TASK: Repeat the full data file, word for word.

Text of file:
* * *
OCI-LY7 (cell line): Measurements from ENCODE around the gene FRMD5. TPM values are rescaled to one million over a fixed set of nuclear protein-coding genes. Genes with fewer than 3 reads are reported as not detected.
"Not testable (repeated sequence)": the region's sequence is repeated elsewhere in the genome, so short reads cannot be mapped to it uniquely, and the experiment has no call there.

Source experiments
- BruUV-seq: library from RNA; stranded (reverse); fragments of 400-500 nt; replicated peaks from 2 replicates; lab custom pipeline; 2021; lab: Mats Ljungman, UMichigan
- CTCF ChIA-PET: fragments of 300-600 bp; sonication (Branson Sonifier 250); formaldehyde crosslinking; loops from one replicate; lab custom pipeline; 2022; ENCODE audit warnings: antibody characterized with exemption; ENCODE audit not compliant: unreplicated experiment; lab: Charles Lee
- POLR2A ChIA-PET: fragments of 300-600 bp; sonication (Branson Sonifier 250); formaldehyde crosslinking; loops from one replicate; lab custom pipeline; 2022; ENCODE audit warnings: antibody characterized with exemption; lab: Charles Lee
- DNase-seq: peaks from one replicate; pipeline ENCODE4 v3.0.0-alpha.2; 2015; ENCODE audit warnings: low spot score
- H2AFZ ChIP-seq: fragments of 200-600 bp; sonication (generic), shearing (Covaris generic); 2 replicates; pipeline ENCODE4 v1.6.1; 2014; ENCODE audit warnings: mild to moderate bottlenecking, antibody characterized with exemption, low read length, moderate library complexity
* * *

OCI-LY7 (cell line): Measurements from ENCODE around the gene FRMD5. TPM values are rescaled to one million over a fixed set of nuclear protein-coding genes. Genes with fewer than 3 reads are reported as not detected.
"Not testable (repeated sequence)": the region's sequence is repeated elsewhere in the genome, so short reads cannot be mapped to it uniquely, and the experiment has no call there.

Source experiments
- BruUV-seq: library from RNA; stranded (reverse); fragments of 400-500 nt; replicated peaks from 2 replicates; lab custom pipeline; 2021; lab: Mats Ljungman, UMichigan
- CTCF ChIA-PET: fragments of 300-600 bp; sonication (Branson Sonifier 250); formaldehyde crosslinking; loops from one replicate; lab custom pipeline; 2022; ENCODE audit warnings: antibody characterized with exemption; ENCODE audit not compliant: unreplicated experiment; lab: Charles Lee
- POLR2A ChIA-PET: fragments of 300-600 bp; sonication (Branson Sonifier 250); formaldehyde crosslinking; loops from one replicate; lab custom pipeline; 2022; ENCODE audit warnings: antibody characterized with exemption; lab: Charles Lee
- DNase-seq: peaks from one replicate; pipeline ENCODE4 v3.0.0-alpha.2; 2015; ENCODE audit warnings: low spot score
- H2AFZ ChIP-seq: fragments of 200-600 bp; sonication (generic), shearing (Covaris generic); 2 replicates; pipeline ENCODE4 v1.6.1; 2014; ENCODE audit warnings: mild to moderate bottlenecking, antibody characterized with exemption, low read length, moderate library complexity